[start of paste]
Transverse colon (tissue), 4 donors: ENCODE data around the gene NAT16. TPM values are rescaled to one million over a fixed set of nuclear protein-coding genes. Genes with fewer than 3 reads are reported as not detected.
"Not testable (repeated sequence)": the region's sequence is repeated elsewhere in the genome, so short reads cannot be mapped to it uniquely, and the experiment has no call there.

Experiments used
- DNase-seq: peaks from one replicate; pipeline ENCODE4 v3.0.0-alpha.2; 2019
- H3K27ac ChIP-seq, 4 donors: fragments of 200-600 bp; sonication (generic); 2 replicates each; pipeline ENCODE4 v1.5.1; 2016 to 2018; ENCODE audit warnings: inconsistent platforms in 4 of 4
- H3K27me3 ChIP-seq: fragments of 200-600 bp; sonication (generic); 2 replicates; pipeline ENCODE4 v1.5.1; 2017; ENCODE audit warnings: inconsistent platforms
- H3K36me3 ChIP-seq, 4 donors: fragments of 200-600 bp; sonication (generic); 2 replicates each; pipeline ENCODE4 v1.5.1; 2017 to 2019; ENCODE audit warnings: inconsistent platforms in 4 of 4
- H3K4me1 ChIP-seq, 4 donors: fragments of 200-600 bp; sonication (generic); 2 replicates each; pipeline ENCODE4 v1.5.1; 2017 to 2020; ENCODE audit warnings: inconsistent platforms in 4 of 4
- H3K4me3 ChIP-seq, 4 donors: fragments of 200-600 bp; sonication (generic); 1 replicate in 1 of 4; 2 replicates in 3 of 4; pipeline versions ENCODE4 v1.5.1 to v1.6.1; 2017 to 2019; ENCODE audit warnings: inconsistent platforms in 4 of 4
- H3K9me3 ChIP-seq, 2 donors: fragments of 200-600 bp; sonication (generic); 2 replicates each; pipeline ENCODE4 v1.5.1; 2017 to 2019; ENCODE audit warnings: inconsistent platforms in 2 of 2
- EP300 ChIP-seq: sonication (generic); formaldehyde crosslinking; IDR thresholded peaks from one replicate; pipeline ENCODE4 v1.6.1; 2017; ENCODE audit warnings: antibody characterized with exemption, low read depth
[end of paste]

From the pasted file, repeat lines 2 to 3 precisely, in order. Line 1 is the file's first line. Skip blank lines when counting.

"Not testable (repeated sequence)": the region's sequence is repeated elsewhere in the genome, so short reads cannot be mapped to it uniquely, and the experiment has no call there.

Experiments used